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This passage, then, clearly contradicts the notion of our opponents as to the essential necessity by apostolical ordinance of the successional Episcopal consecration of all bishops.85
A presbyter, you will observe, becomes the successor of the apostle; and the apostolical succession comes down through him, as a bishop; plainly contradicting the notion that the grace of ordination is restricted to a succession of bishops exclusively, and establishing, in the opinion of this author, the validity of presbyterian ordination. To this effect is this same author. "After the bishop, the apostle has subjoined the ordination (order) of the deaconship. Why; but that the ordination (order) of a bishop and presbyter is one and the same? For each is a priest; but the bishop is chief; so that every bishop is a presbyter, but not every presbyter a bishop. For he is bishop who is chief among the presbyters. Moreover, he notices that Timothy was ordained a presbyter, but inasmuch as he had no other above him, he was a bishop." Hence he shows that Timothy, a presbyter, might ordain a bishop, because of his equality with him. “For it was neither lawful nor right for an inferior to ordain a superior, inasmuch as one cannot confer what he has not received." 86
tenendos, immutata est ratio, prospiciente Concilio, ut non ordo sed meritum crearet episcopum multorum sacerdotum judicio constitutum ne indignus temere usurparet et esset multis scandalum. Comment. in Eph. 4: 11,12. Inter Op. Ambros., ed. Ben., tom. ii, app. col. 241, 242. The "Council" may, I suppose, be what Tertullian calls "consessus ordinis."
85 There are, also, indirect confirmatory proofs. Such, I think, is afforded by the account we have in Eusebius (vi, 29,) of the appointment of Fabianus to the bishopric of Rome, for the assembly that met to elect a bishop having fixed upon him, placed him at once on the Episcopal throne. (Αμελλετως επι του θρονον της επισκοπης λαβοντας αυτον εлεivα), which seems to me irreconcileable with the notion of the essential necessity of Episcopal consecration, to have entitled him to the Episcopal seat, for he was installed in it without any such consecration.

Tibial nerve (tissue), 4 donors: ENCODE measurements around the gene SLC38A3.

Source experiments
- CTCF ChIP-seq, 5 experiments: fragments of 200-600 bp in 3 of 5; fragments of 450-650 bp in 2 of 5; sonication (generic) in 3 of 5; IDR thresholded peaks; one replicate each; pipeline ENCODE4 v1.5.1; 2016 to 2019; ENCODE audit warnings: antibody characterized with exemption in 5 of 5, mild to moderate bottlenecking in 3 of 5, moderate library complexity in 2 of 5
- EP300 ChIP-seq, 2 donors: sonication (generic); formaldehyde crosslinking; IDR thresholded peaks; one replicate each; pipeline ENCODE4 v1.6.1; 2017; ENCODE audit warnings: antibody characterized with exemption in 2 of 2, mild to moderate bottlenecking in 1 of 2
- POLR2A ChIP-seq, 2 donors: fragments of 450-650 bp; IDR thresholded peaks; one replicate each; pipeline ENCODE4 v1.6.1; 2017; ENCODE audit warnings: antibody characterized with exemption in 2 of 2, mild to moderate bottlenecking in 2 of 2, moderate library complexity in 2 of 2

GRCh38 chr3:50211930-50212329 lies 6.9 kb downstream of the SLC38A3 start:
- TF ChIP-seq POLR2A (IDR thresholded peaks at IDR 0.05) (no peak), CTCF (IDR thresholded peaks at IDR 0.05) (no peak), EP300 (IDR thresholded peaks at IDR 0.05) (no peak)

86 Post Episcopum tamen Diaconi ordinationem subiicit. Quare? nisi quia Episcopi et Presbyteri una ordinatio est? Uterque enim sacerdos
There is another passage which has a striking coincidence with the foregoing, and is probably from the same author, though found in an appendix to the works of Augustine. "That by presbyter is meant a bishop, the apostle Paul proves, when he instructs Timothy whom he had ordained a presbyter, respecting the character of one whom he would make a bishop. For what else is the bishop than the first presbyter, that is, the highest priest? For he [the bishop] calls them [the presbyters] by no other name than fellow-presbyters and fellow-priests. He therefore considers them of the same grade as himself." But he is careful by no means to do the same with regard to clerical persons of inferior rank. Not even with the deacons, for to place himself in the same category with them would be degrading his own rank. "Does the bishop call the deacons his fellow-deacons? Certainly not; because they are far inferior to him, and it were a disgrace to call the judge a mere manager of a clerk's office." If any are disposed to call in question this interpretation of the phrase, judicem dicere primicerium, I will only say that it was given to me by Prof. Rothe of Heidelberg, with whose name the reader has already become familiar, by the frequent references to his learned work on the Origin of the Christian Church. The following is also his exposition of the passage. "Where there is a real difference of office and rank, the higher officer cannot include himself in the official designation of the lower, without degrading himself. It would be a downright insult, to address the president of a court as the head of his clerks. Just so it does not enter